Tuesday, December 30, 2008

Peace amidst the storm

Many of you all know how chaotic having a baby is, particularly for first time parents. I've blogged about it, I've preached about it, I've even published an article about how impending parenthood has given me new appreciation for the Advent story.

Jessica and I have been tremendously blessed through this pregnancy with only relatively minor discomforts for her such as nausea and heartburn. Sometimes it becomes very easy to take our good health and that of our baby for granted.

My dear friend and mentor Will Penner and his wife, Christine, just gave birth to their fifth child, and while everything and everyone is fine now, there were some very scary moments. You can read about them on Will's blog.

If you are inclined toward such things, take a moment to offer up a prayer for all parents who are uncertain about the health of their children. It can be a very scary thing, and they all need a special awareness of God's grace in the midst of their anxiety and fear.

Wednesday, December 17, 2008

The Shameless Self Promotion Continues

I've published another article on Worship Connection. This one is about the place of the Offering in the liturgy and an example of a creative way I've engaged it in the past. Comments and feedback are always welcome.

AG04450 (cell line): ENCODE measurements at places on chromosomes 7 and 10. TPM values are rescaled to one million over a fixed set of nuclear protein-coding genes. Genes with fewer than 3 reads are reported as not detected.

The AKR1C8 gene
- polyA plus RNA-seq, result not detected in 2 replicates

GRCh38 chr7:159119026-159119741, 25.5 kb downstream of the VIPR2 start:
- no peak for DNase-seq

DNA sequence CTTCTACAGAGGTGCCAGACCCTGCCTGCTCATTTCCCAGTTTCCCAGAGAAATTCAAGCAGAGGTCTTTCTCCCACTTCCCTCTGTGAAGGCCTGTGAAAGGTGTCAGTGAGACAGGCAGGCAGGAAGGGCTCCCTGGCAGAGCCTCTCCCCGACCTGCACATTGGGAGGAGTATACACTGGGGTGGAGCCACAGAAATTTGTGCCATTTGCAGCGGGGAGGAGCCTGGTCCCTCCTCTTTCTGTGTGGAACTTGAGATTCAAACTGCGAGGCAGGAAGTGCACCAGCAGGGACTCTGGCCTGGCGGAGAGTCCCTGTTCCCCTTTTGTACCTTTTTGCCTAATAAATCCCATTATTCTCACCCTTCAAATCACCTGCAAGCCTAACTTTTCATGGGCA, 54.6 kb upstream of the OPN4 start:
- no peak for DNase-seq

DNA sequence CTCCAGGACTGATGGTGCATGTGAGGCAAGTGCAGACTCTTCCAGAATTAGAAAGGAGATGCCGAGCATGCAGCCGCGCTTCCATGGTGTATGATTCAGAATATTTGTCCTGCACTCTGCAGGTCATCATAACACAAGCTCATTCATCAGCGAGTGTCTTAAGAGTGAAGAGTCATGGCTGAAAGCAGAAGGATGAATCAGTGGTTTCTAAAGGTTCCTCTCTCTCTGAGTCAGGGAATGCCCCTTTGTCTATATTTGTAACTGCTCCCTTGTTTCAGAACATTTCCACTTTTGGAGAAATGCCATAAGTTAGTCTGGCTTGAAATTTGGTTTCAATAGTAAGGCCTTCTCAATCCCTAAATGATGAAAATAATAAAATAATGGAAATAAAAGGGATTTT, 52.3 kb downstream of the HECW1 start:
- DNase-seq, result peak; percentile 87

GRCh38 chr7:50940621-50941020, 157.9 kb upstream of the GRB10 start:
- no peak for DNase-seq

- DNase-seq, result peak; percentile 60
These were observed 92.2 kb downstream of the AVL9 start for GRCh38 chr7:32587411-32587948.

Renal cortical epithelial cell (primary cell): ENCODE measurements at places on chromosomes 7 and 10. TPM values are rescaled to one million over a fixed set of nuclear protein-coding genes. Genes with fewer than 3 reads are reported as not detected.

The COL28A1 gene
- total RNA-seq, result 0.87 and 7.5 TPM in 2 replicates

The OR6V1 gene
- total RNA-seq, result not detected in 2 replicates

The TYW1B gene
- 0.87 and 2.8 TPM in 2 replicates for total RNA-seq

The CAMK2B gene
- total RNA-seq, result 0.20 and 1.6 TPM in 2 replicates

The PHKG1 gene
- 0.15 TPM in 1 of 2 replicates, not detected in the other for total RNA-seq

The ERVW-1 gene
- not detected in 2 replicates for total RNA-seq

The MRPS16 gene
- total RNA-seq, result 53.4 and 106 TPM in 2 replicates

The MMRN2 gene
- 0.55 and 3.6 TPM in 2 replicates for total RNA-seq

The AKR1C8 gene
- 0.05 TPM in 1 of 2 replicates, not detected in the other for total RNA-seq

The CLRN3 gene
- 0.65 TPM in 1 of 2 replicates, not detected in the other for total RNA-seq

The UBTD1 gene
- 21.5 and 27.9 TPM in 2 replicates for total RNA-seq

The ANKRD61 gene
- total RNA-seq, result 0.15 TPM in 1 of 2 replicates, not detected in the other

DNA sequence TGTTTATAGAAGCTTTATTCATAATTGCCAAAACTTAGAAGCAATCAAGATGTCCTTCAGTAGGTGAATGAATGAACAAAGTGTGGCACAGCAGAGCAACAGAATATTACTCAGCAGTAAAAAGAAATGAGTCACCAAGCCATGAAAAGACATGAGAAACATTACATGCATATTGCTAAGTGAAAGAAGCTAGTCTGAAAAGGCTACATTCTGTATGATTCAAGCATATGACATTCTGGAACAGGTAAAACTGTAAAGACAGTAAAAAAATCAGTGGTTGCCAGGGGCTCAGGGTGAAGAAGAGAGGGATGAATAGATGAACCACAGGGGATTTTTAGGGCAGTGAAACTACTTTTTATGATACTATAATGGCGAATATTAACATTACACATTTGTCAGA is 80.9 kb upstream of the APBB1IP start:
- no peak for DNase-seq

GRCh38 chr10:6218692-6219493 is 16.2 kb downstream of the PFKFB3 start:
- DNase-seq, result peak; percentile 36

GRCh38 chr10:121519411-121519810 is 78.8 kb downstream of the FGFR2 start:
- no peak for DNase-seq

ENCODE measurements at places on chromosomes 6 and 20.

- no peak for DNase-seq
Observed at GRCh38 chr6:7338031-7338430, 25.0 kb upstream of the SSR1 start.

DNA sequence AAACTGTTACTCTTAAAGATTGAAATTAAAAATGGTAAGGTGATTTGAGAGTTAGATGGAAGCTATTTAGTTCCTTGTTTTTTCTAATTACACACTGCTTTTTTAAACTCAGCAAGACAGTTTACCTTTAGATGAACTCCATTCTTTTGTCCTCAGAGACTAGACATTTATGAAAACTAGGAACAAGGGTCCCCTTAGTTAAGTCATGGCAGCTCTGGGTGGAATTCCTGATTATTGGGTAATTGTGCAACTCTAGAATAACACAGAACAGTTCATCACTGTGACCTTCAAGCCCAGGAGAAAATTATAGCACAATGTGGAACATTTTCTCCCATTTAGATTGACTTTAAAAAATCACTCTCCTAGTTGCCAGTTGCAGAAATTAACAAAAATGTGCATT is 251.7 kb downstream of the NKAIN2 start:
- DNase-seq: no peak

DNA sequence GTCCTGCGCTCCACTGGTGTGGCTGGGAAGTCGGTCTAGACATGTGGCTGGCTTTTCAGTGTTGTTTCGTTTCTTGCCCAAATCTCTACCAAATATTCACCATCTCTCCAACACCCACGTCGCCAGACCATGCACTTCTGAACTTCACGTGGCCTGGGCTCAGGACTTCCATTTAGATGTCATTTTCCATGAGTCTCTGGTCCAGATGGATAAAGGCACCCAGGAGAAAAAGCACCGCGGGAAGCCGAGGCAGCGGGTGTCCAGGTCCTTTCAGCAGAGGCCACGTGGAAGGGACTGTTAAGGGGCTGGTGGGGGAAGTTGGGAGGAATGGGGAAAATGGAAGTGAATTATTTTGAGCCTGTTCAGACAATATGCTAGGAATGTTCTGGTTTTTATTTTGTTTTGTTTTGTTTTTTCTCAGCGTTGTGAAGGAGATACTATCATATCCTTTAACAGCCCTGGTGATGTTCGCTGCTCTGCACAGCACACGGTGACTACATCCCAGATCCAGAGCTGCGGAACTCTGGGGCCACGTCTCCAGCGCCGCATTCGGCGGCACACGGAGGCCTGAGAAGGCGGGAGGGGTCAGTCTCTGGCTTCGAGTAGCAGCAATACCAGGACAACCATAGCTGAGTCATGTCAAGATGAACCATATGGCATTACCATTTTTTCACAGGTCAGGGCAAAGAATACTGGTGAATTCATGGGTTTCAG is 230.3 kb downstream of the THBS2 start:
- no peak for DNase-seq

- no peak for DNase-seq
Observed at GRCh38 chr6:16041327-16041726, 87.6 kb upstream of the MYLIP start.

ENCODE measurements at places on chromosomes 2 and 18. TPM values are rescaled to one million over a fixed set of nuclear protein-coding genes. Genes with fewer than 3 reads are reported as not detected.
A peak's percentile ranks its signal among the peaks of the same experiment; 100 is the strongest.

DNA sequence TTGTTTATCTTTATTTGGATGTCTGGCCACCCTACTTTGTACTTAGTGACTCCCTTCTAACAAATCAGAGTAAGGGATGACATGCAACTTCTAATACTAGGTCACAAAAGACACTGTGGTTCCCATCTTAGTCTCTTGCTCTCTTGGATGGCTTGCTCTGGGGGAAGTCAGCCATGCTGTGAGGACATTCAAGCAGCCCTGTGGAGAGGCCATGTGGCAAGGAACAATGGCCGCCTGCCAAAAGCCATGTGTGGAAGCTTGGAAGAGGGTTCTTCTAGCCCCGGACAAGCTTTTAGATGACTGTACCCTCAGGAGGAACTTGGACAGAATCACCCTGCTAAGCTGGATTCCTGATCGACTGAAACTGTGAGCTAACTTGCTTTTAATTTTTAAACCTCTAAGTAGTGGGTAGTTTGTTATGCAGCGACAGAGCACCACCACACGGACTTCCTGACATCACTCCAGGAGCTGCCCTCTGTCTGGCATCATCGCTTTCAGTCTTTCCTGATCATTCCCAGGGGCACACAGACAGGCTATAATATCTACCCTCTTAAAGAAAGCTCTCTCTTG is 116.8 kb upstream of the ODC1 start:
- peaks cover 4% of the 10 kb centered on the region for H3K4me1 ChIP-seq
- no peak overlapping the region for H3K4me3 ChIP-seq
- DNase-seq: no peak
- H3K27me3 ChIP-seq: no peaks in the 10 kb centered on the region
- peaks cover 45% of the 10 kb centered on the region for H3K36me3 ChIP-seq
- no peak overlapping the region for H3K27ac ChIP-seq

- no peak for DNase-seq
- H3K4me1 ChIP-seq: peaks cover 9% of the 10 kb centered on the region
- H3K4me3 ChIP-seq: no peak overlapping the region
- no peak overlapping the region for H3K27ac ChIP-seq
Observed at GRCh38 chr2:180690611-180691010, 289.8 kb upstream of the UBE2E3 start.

Tuesday, December 16, 2008

Indulging my inner child

I was born in 1980, so I was a child during the golden age of Saturday morning cartoons. Say what you want about classic Disney and Looney Toons, but nothing beats G I Joe, Teenage Mutant Ninja Turtles, and Thundercats. These were cartoons in the post-Star Wars era, so merchandising tie ins were standard. So my childhood friends and I had our favorite shows, and the massive collections of action figures that went along with loving those shows. I'm sure it was torture to our parents paying all that money for action figures, but we didn't care. We had guys with cool little guns, awesome vehicles, and karate chop action.

The coolest cartoon of the early 80s is without a doubt He-Man and the Masters of the Universe.

I spent my preschool and early elementary years thinking that He-Man was the coolest thing ever. And thanks to my generation's never ending appetite for nostalgia and things that are ironically cool, the old He-Man episodes are now online at Hulu. Watching these episodes 25 years later I have concluded that, yes, He-Man is in fact the coolest thing ever.

I had all the action figures and the playsets, I dressed up as He-Man for Halloween one year (my little brother was Orko), and I would run around yelling "I have the power!" I even loved the live action move with Dolph Lundgren, which was so cheesy that only a true He-Man devotee could sit through it. 

(Total sidenote: How cool would it have been if there had been a scene where Lundgren, playing He-Man, had stared down Skeletor and said "I must break you" Ivan Drago style?)

Yes, some if it is cheesy and unintentionally funny. He-Man himself is interesting. He has a blonde "Prince Valiant" hairdo, red fur topped ugg-boots, so many muscles that Jose Canseco thinks he does too many 'roids, and an outfit that would only be appropriate in a European sex club.